80% of Europeans Would No Longer Move To Britain Due To Brexit


As Brexit appears to be just around the corner, people from Germany, Austria and Switzerland state that they are no longer interested in moving to Britain.

The Maxwell-Scott European attitudes towards Brexit report features results from new study conducted in Germany, Austria and Switzerland. It found that 80% of participants would no longer move to Britain due to Brexit.

The Maxwell-Scott report shows that there was little difference in opinion between genders with 75% of participating women no longer wishing to move to Britain considering Brexit in comparison to 77% of men. There was, however, a significant difference between generations. In fact, 72% of the survey participants who stated that they would still move to Great Britain despite Brexit were 40 years old or above. This is a significant proportion of the 20% of participants who indicated that they would move to Britain which suggests that the older generations are far more positive about the possible outcomes of Brexit.

There were two main reasons offered as to why participants would not move to Britain due to Brexit. Firstly, 23% of participants specified that the uncertainty surrounding Brexit was the main reason why they refused to consider a move. Comments such as “the political situation and the future of the country are just too uncertain at the moment” were a common sentiment.

Conversely, several participants then also specified that they feel that hostility towards foreigners has increased during the course of the Brexit process. However, again there were those who remained more positive with some participants arguing that “Brexit will be cancelled after all” and that “I’m interested in the country and the people so I won’t let the political situation stop me.”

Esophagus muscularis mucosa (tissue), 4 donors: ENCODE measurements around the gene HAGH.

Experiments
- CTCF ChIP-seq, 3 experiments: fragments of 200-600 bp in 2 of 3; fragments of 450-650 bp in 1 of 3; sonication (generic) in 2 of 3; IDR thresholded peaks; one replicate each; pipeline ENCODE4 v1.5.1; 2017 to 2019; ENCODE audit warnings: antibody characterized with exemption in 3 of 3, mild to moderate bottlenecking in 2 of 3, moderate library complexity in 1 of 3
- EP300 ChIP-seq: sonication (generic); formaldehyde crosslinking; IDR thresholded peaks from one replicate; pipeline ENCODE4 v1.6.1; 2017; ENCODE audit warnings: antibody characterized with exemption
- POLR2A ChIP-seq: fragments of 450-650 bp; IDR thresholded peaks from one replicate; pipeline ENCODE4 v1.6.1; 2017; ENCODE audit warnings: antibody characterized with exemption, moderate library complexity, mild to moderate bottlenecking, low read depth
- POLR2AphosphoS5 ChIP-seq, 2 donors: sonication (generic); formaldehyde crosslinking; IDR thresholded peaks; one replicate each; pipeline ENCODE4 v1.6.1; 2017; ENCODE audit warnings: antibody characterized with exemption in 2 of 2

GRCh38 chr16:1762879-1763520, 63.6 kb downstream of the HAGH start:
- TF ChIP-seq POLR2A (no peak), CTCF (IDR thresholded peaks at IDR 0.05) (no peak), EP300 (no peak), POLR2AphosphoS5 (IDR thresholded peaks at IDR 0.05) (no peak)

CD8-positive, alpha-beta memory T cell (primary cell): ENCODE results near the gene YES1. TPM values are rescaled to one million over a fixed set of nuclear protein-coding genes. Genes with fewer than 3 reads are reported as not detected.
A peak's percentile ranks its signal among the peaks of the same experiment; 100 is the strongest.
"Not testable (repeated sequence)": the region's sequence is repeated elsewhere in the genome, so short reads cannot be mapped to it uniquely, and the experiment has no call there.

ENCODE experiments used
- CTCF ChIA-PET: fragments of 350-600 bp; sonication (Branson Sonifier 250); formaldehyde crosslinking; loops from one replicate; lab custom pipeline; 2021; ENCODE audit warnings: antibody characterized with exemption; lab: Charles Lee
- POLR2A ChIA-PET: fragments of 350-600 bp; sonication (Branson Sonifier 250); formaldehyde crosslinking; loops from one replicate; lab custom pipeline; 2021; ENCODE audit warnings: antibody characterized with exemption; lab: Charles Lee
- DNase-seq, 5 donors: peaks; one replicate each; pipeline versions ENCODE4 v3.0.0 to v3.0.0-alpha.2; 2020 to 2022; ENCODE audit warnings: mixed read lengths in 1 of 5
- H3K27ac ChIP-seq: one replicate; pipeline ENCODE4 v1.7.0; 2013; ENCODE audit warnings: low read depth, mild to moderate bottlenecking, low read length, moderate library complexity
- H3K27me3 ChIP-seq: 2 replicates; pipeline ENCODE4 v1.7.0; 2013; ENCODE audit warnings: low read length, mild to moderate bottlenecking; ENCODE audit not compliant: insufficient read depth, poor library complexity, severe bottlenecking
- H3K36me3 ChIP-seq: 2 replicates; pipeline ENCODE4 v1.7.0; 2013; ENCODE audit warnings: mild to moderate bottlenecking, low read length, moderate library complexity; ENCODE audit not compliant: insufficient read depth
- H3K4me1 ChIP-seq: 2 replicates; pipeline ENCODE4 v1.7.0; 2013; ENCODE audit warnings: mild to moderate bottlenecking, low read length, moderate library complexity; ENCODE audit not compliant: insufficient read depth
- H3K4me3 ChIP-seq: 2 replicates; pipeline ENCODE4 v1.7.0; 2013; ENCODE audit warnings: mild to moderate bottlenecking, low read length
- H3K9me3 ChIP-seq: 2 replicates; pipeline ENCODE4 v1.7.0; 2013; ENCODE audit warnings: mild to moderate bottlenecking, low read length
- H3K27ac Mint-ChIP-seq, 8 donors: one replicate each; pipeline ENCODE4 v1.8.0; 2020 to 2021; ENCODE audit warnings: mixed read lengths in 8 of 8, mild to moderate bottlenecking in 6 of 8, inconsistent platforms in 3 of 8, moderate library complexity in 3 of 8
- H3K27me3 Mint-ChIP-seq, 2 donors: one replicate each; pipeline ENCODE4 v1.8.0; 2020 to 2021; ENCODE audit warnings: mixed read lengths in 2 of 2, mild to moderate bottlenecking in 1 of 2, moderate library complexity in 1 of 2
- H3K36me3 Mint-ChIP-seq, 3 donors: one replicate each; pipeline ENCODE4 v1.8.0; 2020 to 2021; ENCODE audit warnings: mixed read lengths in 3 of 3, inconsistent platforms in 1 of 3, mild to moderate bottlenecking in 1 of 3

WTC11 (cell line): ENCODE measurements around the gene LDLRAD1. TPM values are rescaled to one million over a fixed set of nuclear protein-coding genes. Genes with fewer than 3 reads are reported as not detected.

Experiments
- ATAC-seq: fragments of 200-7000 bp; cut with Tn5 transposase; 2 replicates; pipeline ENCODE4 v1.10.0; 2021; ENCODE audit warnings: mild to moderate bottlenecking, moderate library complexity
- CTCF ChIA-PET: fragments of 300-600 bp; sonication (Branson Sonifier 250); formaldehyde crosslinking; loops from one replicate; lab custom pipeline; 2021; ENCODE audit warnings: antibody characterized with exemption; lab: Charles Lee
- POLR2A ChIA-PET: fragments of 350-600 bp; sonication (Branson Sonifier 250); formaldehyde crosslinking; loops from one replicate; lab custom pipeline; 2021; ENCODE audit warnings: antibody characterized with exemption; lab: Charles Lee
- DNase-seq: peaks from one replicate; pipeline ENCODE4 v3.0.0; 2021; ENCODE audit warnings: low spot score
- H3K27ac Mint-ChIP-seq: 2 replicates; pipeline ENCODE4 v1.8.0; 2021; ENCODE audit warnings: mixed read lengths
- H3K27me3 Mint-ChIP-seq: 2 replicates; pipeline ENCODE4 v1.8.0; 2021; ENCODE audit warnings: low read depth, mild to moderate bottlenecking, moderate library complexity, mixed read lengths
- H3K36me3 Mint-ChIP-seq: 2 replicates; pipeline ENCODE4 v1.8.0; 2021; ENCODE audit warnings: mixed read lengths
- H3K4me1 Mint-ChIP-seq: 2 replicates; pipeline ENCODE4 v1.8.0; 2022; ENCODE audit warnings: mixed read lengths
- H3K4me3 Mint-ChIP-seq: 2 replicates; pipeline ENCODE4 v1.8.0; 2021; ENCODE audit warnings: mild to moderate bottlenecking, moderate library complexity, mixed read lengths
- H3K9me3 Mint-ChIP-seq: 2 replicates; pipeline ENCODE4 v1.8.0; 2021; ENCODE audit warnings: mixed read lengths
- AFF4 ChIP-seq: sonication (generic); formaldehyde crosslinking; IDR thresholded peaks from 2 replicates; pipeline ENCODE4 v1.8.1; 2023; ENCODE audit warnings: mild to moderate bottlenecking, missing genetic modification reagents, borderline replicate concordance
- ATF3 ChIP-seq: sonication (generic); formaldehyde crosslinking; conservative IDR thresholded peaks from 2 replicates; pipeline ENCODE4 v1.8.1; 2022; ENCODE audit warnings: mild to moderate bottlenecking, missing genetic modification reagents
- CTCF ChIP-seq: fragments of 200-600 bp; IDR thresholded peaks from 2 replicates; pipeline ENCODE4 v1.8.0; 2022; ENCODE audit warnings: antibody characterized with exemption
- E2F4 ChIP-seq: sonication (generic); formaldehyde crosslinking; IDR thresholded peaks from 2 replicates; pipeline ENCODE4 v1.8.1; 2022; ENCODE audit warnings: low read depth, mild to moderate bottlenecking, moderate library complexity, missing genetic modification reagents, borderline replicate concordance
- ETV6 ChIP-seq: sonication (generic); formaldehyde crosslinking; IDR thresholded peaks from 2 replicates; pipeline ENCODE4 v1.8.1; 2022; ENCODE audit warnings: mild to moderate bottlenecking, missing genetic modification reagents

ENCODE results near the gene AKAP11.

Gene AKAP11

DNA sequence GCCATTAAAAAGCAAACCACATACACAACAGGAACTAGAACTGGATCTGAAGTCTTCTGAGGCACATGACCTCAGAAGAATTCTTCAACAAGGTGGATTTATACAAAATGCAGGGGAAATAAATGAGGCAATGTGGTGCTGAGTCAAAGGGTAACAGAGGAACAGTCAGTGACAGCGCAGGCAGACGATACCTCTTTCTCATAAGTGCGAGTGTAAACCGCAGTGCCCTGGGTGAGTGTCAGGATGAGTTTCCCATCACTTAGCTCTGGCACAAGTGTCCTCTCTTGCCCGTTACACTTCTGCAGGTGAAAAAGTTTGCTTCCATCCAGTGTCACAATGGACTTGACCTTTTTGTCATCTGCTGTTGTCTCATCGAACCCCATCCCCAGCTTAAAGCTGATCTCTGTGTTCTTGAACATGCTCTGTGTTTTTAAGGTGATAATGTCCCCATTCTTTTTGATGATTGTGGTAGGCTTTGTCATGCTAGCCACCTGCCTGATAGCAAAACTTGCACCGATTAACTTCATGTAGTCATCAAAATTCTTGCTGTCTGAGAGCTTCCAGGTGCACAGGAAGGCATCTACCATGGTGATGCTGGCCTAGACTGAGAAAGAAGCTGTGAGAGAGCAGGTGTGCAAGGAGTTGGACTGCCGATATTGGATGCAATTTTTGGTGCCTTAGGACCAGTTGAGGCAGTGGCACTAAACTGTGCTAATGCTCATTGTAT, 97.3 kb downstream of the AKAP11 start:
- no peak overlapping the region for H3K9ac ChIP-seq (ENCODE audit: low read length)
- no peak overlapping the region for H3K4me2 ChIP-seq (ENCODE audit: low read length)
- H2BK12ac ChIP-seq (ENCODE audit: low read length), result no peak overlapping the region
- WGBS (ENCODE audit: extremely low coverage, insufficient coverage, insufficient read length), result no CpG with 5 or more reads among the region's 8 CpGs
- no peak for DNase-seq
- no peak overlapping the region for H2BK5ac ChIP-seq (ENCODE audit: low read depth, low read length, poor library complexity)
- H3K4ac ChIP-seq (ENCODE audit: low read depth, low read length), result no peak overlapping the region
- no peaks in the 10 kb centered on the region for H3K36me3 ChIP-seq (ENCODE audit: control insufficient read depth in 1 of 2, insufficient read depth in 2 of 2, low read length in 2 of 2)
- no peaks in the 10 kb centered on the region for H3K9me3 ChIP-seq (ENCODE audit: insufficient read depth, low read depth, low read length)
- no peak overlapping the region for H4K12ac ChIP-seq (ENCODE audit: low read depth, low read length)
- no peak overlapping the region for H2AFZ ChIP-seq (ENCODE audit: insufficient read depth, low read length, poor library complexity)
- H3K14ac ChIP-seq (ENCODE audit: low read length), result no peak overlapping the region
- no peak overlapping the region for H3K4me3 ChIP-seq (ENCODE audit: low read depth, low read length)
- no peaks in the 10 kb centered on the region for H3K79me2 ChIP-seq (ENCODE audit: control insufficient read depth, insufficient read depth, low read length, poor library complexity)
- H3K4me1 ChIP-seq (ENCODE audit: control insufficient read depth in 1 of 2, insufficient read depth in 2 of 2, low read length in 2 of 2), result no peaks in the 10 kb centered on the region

Maxwell-Scott International Marketing Director, Julia Munder, said of these findings:

“It is very disappointing to find that the UK market is no longer attracting as much talent as it did before Brexit and that opinions have shifted so dramatically. Nevertheless, I am not surprised as it was as if after the referendum a tap was suddenly turned off in terms of talented European potential employees. Professionally this certainly means that growth as a business, and an economy more generally, will be highly affected. But personally, as a German living in Britain, it is very sad that this uncertainty is discouraging a move to the UK as it is one of the best challenges that I have ever untaken.”

Nevertheless, despite a looming Brexit, some SMEs are still experiencing growth in the European markets. Luxury leather company Maxwell-Scott reports that from January 2019 to April 2019, German revenue was up by 21% with 33% more visitors to the site in comparison to the previous year. This means that regardless of Brexit, an international perspective remains central to growth for SMEs like Maxwell-Scott.

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